J2 COUNT(*) ---------- ---------- 1 1 8 3 9 1 10 5 11 4 12 8 13 14 14 9 15 11 16 22 17 34 18 31 19 36 20 57 21 44 22 45 23 72 24 70 25 87 26 109 27 96 28 41 22 rows selected. And here are the histograms - 12.2.0.1 then 18.3.0.0: VALUE ENDPOINT_NUMBER BUCKET_SIZE ENDPOINT_REPEAT_COUNT ---------- --------------- ----------- --------------------- 1 1 1 1 15 56 55 11 17 112 56 34 18 143 31 31 19 179 36 36 20 236 57 57 21 280 44 44 22 325 45 45 23 397 72 72 24 467 70 70 25 554 87 87 26 663 109 109 28 800 137 41 13 rows selected. VALUE ENDPOINT_NUMBER BUCKET_SIZE ENDPOINT_REPEAT_COUNT ---------- --------------- ----------- --------------------- 1 1 1 1 15 56 55 11 17 112 56 34 19 179 67 36 20 236 57 57 21 280 44 44 22 325 45 45 23 397 72 72 24 467 70 70 25 554 87 87 26 663 109 109 27 759 96 96 28 800 41 41 13 rows selected.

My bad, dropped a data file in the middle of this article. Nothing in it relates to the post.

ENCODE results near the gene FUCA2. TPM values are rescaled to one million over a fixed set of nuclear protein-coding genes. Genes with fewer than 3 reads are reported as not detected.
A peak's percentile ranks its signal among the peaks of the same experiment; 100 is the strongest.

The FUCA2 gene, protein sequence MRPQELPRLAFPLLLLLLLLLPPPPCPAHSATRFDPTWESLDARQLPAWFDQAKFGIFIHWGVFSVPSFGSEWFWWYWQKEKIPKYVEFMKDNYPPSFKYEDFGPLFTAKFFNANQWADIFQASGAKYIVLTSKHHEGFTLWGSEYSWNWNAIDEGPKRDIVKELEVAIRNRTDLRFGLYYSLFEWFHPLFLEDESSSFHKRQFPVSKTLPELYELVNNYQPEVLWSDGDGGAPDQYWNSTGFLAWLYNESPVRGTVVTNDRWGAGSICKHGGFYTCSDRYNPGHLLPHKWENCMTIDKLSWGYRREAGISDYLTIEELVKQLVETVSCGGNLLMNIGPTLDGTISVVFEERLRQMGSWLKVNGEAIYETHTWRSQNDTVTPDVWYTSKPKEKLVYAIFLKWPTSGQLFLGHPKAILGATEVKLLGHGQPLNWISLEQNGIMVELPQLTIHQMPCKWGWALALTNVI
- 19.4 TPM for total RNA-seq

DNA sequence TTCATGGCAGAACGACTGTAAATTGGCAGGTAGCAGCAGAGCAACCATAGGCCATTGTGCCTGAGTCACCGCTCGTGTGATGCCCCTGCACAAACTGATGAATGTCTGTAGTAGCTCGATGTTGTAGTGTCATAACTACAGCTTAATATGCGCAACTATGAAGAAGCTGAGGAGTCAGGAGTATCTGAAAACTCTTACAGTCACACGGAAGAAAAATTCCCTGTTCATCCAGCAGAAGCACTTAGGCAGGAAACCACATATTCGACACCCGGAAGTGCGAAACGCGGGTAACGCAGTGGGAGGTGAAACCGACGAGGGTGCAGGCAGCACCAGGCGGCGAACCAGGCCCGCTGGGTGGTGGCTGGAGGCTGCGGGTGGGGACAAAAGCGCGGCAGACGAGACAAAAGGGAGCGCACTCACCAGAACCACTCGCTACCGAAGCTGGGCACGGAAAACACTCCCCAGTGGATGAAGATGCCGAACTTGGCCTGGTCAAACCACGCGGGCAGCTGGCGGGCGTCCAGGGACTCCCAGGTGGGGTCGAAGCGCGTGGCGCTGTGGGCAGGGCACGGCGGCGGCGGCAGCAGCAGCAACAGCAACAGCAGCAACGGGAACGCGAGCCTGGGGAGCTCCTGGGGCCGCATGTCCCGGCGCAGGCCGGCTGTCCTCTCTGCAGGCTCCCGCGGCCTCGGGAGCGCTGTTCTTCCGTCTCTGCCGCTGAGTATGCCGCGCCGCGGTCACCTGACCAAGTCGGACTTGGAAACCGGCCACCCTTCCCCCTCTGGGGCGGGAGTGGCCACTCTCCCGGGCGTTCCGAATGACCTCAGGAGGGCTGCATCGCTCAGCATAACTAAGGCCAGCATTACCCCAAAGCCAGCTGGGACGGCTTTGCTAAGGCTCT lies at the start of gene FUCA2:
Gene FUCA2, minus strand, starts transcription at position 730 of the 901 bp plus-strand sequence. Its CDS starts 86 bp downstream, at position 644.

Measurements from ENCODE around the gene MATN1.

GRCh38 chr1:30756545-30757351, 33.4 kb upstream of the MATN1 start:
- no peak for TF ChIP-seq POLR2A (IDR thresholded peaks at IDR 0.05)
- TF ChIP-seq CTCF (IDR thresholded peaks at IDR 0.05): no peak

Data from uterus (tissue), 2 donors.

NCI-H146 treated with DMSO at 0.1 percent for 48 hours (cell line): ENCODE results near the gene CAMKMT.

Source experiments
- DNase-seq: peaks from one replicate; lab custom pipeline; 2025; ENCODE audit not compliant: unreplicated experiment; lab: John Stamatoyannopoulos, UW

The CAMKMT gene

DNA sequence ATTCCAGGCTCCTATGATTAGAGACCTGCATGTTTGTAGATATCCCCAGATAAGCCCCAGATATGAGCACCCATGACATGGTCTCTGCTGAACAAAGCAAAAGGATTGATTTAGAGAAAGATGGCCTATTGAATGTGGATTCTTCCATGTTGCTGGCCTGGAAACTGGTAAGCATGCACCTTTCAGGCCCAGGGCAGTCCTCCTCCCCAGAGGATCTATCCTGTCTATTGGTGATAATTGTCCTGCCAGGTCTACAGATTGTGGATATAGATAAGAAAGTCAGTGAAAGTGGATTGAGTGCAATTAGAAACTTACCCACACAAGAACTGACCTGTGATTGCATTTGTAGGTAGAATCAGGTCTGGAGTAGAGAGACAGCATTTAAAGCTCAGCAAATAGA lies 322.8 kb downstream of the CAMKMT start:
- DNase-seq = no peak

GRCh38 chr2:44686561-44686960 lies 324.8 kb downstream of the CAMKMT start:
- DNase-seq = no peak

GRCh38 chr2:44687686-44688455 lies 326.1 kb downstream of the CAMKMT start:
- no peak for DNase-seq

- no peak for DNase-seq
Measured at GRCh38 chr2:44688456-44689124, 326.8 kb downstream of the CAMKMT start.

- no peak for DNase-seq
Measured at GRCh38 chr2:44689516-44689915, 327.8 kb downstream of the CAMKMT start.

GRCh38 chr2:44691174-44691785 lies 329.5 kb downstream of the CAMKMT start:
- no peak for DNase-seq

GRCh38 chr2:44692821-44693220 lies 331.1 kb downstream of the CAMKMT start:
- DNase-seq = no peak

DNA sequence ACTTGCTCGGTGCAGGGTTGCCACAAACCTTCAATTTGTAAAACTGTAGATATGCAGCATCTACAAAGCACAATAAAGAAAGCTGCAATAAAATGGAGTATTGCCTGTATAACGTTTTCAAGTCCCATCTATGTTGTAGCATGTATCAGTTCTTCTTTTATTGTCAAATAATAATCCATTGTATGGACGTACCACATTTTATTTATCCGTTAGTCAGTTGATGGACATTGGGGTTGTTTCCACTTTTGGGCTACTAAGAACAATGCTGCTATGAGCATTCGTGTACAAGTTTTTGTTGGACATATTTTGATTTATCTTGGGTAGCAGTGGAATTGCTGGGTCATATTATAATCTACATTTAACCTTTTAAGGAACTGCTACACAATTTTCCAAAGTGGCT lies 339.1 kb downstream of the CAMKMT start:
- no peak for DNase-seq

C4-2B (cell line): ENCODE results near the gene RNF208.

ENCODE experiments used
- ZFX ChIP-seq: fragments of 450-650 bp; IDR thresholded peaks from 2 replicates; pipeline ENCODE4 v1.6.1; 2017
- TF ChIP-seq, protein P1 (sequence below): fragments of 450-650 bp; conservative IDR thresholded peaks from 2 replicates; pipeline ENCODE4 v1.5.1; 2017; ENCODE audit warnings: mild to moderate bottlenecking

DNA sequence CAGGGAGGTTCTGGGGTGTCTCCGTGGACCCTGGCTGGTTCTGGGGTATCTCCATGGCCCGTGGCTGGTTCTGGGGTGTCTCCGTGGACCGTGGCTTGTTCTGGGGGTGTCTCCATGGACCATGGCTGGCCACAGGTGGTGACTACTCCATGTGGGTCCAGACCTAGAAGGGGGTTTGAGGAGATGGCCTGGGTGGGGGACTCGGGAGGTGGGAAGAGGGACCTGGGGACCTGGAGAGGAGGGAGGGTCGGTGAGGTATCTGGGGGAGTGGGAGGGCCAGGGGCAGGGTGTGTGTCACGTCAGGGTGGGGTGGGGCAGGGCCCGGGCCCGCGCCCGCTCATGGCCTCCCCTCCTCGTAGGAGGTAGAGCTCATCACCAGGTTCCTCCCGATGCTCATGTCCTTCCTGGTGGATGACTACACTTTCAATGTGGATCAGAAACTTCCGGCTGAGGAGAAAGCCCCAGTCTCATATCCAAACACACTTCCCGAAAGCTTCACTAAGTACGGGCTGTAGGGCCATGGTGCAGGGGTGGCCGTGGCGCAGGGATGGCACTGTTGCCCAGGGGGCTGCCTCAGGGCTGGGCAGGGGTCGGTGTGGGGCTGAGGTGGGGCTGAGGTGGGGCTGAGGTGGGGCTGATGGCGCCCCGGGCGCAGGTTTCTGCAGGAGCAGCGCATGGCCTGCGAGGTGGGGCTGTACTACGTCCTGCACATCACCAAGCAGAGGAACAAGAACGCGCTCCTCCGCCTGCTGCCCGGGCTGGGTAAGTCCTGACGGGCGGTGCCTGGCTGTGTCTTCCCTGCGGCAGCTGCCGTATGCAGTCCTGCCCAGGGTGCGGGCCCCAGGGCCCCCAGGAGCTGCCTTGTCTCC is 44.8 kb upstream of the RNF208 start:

Both histograms have 13 buckets as requested; both are hybrid histograms as expected.

But why does 12c have the value 18 when 18c doesn’t, and why does 18c have the value 27 when 12c doesn’t ?

That’s the second time in two weeks I’ve had reproducible test cases not reproducing – thanks to an 18c upgrade.

### Update (See comments)

I had completely forgotten that a * previous defect* in the construction of hybrid (and Top-N) histograms had been addressed in 18.3 but needed a fix in 12.2 and a backport patch in 12.1.0.2.

Since the defect could “lose” a popular value in order to ensure that both the low and high values were captured in the histogram it’s not surprising that a fix could result in one of the popular values in a histogram dissappearing (after the upgrade) even when the gather had used a 100% sample. Quite possibly the algorithm used to ensure the presence of the high value has had a cascading effect down the histogram that can affect which popular values get into the histogram with repeat counts.

I think I’m going to have to grit my teeth and patch a 12.1.0.2, or update a 12.2.0.1 with exactly the right patch-set to find out.